Skip to comments.British Columbia Premier Apologizes For Drunk Driving Charge in Hawaii
Posted on 01/10/2003 6:40:46 PM PST by Loyalist
B.C. Premier Gordon Campbell earlier this year. (CP/Ian McKain)
VICTORIA (CP) - B.C. Premier Gordon Campbell apologized Friday to his family, friends and "the people of British Columbia" after he was charged with drunk driving in Hawaii.
"Last night I was returning home from dinner with friends and the Maui police pulled me over," he said in a statement issued from his office. "I was arrested and charged with driving a vehicle under the influence of alcohol. I do not intend to contest the charge."
Maui police Sgt. Ken Prather said Campbell, 54, was arrested at 1:23 a.m.
Campbell was fingerprinted and photographed before he posted bail of $257, police said.
A tentative court date of March 25 was set, Prather said in a telephone interview.
Campbell regularly spends several weeks each year Christmas season at a condominium on the Hawaiian resort island of Maui with family and friends.
Drivers in Hawaii face charges of driving under the influence when they are suspected of driving with a blood-alcohol concentration level above .08 per cent.
First offences are deemed petty misdemeanours that include a maximum five-day jail term and fines ranging from $150 to $1,000.
Convicted drivers could also be forced to participate in a 14-hour alcohol counselling program or complete up to 240 hours of community services.
Convicted drivers could also lose their driver's licence for 90 days.
Norman Ruff, a University of Victoria political expert, said Campbell can still perform his duties despite the charge.
"In the short run the charge will, rightly or wrongly, be a cloud over him as an individual," Ruff said. "There's nothing that directly impinges on his office as premier, but we'll have to see how it plays out."
British Columbia MLA Tony Bhullar has been suspended from the Liberal caucus for more than a year awaiting the outcome of criminal charges following a disturbance at his mother's home.
Campbell is the latest in a string of recent B.C. premiers and former premiers to face legal troubles.
NDP premier Glen Clark was forced to resign in 1999 after it was revealed he was under investigation over a provisional casino licence issued to a neighbour and friend.
Clark was acquitted last year of accepting a benefit but the province's conflict commissioner ruled he had breached two sections of B.C.'s Members' Conflict of Interest Act. He was ordered to pay $53,000, half of the costs of the conflict probe.
Social Credit premier Bill Vander Zalm was forced to resign in 1991 under another conflict accusation. It was alleged he had used his office to help engineer the sale of his Fantasy Garden religious theme park to a Taiwanese billionaire.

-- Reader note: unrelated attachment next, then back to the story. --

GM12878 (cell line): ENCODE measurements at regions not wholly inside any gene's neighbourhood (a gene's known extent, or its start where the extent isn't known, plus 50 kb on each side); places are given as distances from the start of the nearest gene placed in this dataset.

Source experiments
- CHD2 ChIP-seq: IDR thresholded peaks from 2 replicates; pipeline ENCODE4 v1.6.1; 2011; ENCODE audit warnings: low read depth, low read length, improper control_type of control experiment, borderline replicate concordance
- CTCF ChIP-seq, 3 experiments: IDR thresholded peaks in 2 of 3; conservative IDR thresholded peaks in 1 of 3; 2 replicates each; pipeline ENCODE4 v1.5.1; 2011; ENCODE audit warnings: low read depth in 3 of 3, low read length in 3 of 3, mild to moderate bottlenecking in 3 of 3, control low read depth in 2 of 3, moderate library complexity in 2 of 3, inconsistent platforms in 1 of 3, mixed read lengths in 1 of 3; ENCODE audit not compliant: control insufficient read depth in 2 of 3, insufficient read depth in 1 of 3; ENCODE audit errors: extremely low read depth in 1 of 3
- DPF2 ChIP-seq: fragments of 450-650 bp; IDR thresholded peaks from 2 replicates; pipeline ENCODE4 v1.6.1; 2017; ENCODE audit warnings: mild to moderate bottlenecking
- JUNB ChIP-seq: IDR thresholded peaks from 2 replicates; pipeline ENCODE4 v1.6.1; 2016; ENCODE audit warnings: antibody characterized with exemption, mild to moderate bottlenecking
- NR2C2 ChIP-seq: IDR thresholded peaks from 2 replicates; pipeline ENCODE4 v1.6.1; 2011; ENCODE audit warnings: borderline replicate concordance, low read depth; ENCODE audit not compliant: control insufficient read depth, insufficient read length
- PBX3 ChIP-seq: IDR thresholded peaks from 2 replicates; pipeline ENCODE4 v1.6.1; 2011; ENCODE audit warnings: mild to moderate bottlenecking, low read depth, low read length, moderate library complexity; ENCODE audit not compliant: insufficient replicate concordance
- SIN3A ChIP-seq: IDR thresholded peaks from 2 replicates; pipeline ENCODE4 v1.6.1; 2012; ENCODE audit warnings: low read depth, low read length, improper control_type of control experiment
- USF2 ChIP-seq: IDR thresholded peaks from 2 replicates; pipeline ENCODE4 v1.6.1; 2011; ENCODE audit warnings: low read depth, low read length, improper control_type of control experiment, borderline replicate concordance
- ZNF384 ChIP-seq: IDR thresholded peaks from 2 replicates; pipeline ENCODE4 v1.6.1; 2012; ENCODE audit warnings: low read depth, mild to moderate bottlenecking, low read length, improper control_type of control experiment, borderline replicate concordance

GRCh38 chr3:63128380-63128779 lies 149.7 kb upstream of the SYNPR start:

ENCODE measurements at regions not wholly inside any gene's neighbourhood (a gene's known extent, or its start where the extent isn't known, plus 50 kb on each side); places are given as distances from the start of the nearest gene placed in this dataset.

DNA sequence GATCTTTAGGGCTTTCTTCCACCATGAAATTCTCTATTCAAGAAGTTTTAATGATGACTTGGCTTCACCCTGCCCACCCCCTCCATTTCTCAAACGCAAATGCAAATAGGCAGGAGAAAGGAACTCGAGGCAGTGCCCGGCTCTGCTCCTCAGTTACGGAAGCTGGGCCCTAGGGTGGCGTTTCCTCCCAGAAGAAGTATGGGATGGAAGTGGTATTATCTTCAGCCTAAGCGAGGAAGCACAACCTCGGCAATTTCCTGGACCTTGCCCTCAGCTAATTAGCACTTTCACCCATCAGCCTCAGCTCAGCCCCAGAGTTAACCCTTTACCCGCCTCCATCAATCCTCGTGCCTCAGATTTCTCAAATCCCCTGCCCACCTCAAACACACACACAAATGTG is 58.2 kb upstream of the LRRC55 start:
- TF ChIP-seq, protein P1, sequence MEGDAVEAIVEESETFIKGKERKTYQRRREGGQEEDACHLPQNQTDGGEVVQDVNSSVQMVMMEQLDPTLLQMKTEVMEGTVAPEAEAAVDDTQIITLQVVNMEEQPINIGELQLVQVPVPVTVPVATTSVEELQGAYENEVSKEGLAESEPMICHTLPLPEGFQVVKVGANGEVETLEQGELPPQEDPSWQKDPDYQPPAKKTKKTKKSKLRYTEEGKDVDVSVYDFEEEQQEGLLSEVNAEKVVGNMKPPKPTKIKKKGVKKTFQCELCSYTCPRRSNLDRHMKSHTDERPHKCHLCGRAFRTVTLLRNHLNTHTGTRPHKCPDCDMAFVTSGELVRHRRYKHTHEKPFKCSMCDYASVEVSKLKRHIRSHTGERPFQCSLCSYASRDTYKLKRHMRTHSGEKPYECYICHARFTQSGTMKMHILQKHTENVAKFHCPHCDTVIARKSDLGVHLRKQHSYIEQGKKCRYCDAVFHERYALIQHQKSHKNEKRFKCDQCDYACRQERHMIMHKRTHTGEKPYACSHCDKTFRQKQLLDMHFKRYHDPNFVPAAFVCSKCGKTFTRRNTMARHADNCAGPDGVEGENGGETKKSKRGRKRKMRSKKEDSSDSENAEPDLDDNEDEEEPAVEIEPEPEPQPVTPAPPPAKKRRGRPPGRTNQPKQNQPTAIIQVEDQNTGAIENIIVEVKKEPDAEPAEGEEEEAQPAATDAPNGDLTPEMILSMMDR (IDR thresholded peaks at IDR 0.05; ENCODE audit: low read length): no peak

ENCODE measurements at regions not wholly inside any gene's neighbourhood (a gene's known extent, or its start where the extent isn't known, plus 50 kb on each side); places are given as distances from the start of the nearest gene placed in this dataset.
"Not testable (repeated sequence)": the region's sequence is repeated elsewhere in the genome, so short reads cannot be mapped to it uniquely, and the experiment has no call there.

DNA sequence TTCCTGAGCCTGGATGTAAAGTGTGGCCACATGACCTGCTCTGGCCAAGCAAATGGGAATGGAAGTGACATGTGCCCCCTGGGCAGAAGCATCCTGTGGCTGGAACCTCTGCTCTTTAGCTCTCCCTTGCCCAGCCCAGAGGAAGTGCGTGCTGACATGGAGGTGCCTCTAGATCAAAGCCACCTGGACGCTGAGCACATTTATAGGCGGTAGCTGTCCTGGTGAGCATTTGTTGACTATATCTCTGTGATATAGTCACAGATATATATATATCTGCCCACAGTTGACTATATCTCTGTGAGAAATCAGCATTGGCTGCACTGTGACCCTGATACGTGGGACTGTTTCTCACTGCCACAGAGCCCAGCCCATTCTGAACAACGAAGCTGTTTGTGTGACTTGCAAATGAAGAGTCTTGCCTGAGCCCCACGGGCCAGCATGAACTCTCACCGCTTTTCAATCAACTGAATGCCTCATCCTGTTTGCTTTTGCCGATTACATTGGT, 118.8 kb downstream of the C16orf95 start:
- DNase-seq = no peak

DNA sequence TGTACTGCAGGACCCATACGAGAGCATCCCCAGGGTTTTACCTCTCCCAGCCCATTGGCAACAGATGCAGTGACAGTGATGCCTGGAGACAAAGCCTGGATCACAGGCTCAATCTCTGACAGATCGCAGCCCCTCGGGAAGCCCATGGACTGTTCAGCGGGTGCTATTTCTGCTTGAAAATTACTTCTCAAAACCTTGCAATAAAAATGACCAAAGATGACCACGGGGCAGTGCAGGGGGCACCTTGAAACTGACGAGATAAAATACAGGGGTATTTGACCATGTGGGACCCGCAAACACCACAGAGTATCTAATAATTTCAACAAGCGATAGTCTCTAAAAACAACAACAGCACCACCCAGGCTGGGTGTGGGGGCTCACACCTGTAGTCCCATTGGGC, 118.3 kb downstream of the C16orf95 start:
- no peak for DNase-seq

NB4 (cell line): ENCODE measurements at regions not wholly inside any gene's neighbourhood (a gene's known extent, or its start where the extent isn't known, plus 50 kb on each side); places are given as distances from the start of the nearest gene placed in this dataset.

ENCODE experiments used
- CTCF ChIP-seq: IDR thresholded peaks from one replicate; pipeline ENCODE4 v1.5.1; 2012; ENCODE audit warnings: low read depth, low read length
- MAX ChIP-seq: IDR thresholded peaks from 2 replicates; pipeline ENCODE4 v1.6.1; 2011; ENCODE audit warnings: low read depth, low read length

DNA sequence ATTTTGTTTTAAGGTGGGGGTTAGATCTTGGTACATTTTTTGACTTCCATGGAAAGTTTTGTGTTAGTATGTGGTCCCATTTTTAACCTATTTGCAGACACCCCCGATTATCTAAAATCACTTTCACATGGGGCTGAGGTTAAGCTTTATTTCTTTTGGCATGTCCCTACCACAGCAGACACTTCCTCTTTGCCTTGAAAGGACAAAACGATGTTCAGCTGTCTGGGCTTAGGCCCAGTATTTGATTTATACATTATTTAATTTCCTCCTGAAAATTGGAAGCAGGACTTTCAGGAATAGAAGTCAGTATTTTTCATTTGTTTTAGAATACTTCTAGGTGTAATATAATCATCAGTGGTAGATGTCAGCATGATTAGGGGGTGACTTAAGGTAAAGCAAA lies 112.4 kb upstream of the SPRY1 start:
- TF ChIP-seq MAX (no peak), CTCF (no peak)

While the provincial conflict commissioner ruled against him, Vander Zalm was also acquitted of charges with the judge calling his actions foolish but not criminal.
Vander Zalm's predecessor also dodged a criminal conviction for insider trading after he left office.
Bill Bennett, his brother Russell and forest company owner Herb Doman were accused of conspiring to dump half a million Doman Industry shares in 1988 before an announcement that Doman's planned $250-million sellout to a U.S. forest giant had fallen through.
Minutes after the shares were sold, the price plunged as news of the takeover failure was made public.
Doman and the Bennetts were acquitted in 1989 but a drawn-out proceeding before the B.C. Securities Commission resulted in fines, trading bans and other sanctions against the three.
Former NDP premier Mike Harcourt resigned in 1995 over a charity-skimming scandal that became known as Bingogate. Harcourt said he was not involved in the scandal, but quit to take the heat for past NDP members who used charity money to build a party slush fund.
Last November, Defence Minister John McCallum vowed to stop drinking after he was prevented from travelling on an Air Canada flight from Toronto to Ottawa.
Alberta Premier Ralph Klein said he would attempt to beat his 30-year drinking problem after an alcohol-fuelled tussle at an Edmonton shelter for homeless men.
I got a DUI 22 years ago and they won't allow me to visit.
"Canadian Club," if you will.
But when they go to sunny, mild Maui, they ought to stick to fruit drinks based on pineapple and orange juices and the like.
The Canadians are such drinkers, it does make it absurd that as poster above says, they won't even let Americans who ever brushed with this charge even trivially, ever enter Canada again! Massive Overkill, ridiculous.
Honourable, except when it comes to negotiated contracts with health care employees. Then he gets his supermajority (if HALF his party members abstain, any bill will pass) to shred a contract negotiated in good faith.
I despise unions as much as (or more than) anyone here, but a signed contract SHOULD mean something, or does that only apply to commercial interests?